March 5, 2009 / 8:22 AM / in 9 years

Manila's street urchins get lessons in money

MANILA (Reuters Life!) - Thrift isn’t something Manila’s street urchins consider, as most have barely enough money to survive, but a welfare group is showing them that saving their meager income can be their ticket out of poverty.

Traveling down the streets in a van that doubles as a classroom, members of Childhope Asia Philippines give street children lessons on basic financial management in one of Southeast Asia’s poorer nations.

The children are also encouraged to give some of their money to the welfare workers, to be put aside as savings.

“We teach these children personal accounting, because many of them have no idea how to spend money properly. For them, it simply comes and goes,” said Richardson Mojica, coordinator for the group’s Financial Education Program.

Mojica said that learning to save gives the children confidence to face an uncertain economic future.

More than 40,000 workers have been laid off in the Philippines due to the global financial crisis, and some 3 million are jobless, the labor department has said.

Around 90 street children have joined the Financial Education Program since its launch in 2007, with other students recruited from the city’s slums.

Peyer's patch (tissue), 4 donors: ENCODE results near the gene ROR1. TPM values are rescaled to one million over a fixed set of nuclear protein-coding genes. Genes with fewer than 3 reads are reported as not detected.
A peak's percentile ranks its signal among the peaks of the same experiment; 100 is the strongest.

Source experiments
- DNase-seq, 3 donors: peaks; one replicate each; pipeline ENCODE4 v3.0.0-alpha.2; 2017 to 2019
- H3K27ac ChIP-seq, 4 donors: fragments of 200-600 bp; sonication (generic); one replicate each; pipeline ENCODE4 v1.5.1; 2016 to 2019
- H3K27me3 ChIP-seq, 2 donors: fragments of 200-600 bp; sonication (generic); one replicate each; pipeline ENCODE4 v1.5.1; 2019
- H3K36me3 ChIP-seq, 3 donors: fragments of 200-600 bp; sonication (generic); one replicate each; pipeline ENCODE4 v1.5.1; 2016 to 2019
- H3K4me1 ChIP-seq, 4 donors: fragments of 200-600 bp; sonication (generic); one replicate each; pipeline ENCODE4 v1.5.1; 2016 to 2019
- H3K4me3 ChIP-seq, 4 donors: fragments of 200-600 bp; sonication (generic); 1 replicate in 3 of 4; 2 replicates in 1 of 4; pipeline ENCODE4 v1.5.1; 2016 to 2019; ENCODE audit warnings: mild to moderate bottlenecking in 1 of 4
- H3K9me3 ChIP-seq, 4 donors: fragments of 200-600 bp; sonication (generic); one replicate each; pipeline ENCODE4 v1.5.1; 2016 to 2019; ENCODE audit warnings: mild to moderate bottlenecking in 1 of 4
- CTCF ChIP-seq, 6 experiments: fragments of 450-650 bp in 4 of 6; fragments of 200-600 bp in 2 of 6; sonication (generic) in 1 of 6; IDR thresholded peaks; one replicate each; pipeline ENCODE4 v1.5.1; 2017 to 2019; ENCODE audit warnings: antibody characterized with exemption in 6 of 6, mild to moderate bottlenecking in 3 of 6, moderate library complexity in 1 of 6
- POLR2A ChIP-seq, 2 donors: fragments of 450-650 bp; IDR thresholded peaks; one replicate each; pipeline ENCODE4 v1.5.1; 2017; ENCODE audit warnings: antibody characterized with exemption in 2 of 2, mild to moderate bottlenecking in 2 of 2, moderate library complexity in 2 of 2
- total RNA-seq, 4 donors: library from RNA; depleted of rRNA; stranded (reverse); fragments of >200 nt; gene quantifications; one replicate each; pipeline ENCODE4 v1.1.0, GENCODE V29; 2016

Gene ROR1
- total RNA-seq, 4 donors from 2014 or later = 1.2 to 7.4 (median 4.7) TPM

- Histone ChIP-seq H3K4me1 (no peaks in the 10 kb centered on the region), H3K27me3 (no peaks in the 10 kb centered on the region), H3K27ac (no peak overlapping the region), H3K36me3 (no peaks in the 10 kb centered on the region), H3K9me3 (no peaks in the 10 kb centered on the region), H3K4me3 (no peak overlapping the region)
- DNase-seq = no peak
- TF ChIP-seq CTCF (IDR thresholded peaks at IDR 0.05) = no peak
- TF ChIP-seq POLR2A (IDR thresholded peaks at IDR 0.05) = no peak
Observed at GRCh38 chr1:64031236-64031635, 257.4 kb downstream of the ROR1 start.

The first batch of children will enter the program’s final phase in March, when they will be admitted to vocational schools to give them skills that would help them become self-sufficient.

The Philippines’ social welfare department estimates there are around 200,000 street children in Manila. Many beg, sell small items to passers-by or car passengers, steal or become prostitutes. Often, they are abused.

“Life is hard, we have nothing to eat. We end up doing bad things, we steal just so we can have food,” said a boy who gave his name as Jay-Jay while sniffing glue under the rain.

Childhope Asia Philippines discourages begging as a way of accumulating cash, helping the children get other jobs in manicure salons, or as bottle collectors and fruit pickers.

Maria Christine Dumlao, who has been teaching a core group of around a dozen slum-dwellers, said while the charity did not support child labor, it respected the children’s desire to help themselves, and their families.

“Can we blame the children for working? Of course not, because they have their own dreams and aspirations. What is their dream? To help their families,” she said.

Financial adviser and author Fernando Colayco is a supporter of the project, saying that when it comes to money, many Filipinos, especially those from low-income groups, suffer from an “instant gratification mentality.”

One of his slogans is that financial independence is not an option but an obligation.

“It can be done. At any income level. You can plan to have a financially comfortable life,” said Colayco, who has written several best-selling books on finance management.

Editing by Miral Fahmy

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